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The doing of the play is the thing

Michael Pressman makes a 'dramatic fiction' about his star-crossed 'Frankie and Johnny' production.

February 23, 2003|Jon Burlingame | Special to The Times

"There was, or will be, nothing scarier, or more risk-taking, than going on stage," notes Pressman. "Having weathered that experience, being onstage nonstop for two hours in a two-character piece, and succeeding, gave me the confidence to do the film acting." And, he points out, the film constantly references moments from "Frankie and Johnny," through rehearsals and ultimately playing the scenes before an audience.

"There was something about the play that, I said to Lisa, are mirrors for what you and I are going through: a struggling actress, issues of dealing with adoption, trying to prove how much one loves one another, the passion of that relationship."

By the end of the play, "it becomes this blur. Is that Frankie and Johnny or Michael and Lisa? We can't tell."

But wouldn't it have been easier to cast these parts with other actors?

"I think it would have been hard for two other people to do this," Chess says. "We're the best people for it because we experienced it.

"I had tried desperately to convince him not to do the play," she concedes. "Not as a director; I knew he'd be great as a director. And I knew that he had acted. But I said, you don't get on the stage for the first time in almost 30 years and do a two-character play where you don't leave the stage for two solid hours. But then he proved me wrong, and he was really good."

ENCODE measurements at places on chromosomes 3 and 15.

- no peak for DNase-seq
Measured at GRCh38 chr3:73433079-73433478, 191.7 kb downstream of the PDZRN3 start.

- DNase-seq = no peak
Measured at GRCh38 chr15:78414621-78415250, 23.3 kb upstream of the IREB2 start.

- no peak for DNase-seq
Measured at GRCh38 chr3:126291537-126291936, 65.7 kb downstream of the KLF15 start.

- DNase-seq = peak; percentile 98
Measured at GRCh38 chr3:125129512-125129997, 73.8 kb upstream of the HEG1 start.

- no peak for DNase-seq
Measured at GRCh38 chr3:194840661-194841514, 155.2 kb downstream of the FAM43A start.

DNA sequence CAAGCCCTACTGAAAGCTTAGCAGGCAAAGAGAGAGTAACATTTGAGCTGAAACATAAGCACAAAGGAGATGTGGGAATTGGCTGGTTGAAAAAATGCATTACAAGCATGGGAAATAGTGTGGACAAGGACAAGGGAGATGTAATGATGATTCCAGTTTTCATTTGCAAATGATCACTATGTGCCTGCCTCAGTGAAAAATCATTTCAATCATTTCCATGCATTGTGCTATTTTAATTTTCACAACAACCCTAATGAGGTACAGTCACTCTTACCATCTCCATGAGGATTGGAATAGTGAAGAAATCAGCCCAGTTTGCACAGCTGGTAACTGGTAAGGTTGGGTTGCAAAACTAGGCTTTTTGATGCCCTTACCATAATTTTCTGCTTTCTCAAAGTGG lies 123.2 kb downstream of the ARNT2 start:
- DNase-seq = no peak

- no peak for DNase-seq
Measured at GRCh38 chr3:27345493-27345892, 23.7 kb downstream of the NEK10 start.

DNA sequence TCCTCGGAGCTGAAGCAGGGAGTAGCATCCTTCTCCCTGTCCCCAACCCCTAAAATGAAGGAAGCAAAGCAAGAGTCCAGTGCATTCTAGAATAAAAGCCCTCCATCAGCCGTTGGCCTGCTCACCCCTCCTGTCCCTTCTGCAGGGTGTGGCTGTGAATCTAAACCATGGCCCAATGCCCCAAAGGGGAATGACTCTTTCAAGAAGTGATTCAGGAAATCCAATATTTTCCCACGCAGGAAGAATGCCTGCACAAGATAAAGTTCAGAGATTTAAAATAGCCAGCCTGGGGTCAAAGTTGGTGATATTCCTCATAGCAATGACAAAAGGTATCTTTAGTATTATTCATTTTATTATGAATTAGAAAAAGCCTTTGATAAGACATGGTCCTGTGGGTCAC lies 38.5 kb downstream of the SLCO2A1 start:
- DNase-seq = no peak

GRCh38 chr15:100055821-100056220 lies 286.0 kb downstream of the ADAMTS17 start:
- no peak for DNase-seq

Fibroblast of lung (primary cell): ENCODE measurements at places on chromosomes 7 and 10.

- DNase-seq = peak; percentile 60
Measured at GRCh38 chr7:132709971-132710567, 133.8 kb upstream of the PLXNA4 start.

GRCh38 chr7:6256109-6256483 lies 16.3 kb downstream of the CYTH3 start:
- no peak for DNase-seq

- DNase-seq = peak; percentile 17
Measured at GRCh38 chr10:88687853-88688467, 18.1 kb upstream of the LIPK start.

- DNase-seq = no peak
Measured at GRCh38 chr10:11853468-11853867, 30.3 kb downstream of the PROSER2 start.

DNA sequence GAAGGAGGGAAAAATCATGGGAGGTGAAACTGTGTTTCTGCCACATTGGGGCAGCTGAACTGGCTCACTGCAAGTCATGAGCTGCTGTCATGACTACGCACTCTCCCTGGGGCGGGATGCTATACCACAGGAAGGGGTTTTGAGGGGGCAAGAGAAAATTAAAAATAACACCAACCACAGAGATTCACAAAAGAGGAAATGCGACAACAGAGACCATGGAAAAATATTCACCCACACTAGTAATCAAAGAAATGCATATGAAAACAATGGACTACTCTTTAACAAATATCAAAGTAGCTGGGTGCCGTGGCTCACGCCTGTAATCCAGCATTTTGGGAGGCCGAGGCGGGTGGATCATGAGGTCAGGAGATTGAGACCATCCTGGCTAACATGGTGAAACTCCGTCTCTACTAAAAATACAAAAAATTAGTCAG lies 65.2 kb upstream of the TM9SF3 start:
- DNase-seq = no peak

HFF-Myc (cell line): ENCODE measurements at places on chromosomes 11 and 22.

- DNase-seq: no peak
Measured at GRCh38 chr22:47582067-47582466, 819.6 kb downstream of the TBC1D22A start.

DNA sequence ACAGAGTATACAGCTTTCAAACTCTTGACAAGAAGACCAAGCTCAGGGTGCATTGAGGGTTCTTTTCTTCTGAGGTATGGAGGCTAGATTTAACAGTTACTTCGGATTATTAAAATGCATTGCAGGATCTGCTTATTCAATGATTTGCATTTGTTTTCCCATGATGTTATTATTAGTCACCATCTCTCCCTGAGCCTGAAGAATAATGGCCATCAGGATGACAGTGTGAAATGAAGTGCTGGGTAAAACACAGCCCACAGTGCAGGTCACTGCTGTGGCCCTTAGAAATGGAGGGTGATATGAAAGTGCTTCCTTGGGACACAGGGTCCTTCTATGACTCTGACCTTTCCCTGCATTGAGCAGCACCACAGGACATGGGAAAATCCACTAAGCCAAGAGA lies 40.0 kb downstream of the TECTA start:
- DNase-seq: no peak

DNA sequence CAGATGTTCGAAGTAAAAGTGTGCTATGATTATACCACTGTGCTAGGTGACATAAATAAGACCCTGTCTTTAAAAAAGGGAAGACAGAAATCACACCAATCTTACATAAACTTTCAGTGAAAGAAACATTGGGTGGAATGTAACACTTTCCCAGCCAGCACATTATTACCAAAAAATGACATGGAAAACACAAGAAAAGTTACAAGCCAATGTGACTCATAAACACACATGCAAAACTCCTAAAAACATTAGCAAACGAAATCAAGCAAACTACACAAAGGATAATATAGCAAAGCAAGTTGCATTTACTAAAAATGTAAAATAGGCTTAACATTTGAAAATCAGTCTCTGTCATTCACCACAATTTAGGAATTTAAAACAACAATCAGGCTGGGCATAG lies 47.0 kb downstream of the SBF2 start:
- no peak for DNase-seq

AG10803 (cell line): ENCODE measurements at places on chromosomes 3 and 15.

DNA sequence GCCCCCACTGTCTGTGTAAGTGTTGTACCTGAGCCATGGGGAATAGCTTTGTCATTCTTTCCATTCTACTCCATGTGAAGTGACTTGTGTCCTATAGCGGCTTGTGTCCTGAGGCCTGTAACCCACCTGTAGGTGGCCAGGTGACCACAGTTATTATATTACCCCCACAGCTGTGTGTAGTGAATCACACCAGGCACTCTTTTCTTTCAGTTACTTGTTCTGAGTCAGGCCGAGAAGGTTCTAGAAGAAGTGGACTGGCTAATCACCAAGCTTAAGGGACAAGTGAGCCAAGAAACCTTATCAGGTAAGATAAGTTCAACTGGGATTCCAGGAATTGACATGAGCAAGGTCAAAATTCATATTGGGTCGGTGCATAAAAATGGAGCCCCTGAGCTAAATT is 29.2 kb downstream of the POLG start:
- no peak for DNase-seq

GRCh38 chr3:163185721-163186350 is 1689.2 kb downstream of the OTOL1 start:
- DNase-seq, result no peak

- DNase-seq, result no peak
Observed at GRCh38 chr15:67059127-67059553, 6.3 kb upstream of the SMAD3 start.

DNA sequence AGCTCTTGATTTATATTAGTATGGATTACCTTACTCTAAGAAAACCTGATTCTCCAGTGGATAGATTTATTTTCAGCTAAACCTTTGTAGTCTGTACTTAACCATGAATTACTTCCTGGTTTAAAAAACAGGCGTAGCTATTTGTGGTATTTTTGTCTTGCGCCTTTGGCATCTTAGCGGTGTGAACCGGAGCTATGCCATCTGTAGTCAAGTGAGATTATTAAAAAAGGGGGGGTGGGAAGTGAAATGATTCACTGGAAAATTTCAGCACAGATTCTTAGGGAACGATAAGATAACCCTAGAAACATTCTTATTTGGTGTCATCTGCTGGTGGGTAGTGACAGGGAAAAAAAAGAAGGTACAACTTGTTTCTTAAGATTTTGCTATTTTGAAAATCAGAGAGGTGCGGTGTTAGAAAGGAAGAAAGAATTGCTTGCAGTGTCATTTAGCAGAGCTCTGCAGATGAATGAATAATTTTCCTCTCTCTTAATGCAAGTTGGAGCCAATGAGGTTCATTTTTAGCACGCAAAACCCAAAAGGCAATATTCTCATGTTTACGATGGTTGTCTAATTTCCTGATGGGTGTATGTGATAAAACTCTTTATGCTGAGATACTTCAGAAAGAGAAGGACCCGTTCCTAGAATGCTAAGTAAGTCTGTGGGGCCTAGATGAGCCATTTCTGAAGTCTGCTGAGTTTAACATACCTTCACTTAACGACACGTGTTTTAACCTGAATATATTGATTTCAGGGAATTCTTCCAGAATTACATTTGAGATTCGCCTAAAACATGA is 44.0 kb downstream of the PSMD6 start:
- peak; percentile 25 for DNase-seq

Pressman insists that the real risk was in doing the play, not in making the movie. "This is my world," he says, talking about staging, lighting, cameras and the minutiae of filmmaking. "The nightmare was the new world of the theater which, in terms of what could go wrong, I didn't know anything about."

Notes Kelley: "We all said, 'What's going on here? Most people take up fishing for their midlife crisis, and he's going to act.' "

Rosenberg, meanwhile, is billed as himself in the film but plays a very different Rosenberg from the usual nice-guy parts he does on TV: "a psychopathic, egomaniacal, stoned-out actor." It worried his manager just a little, he says.

No one seems to have a clue if this will play outside the insular show-biz world of L.A. But, Kelley says, "Michael is a very endearing and engaging person. When people watch him, he's this kind of underdog that you root for. If that comes across on screen, it could be delightful."

"Ultimately," says Pressman, "it's a success story, and I would love it to be viewed as such. At the end of the day, there's something very positive about working with your loved one."

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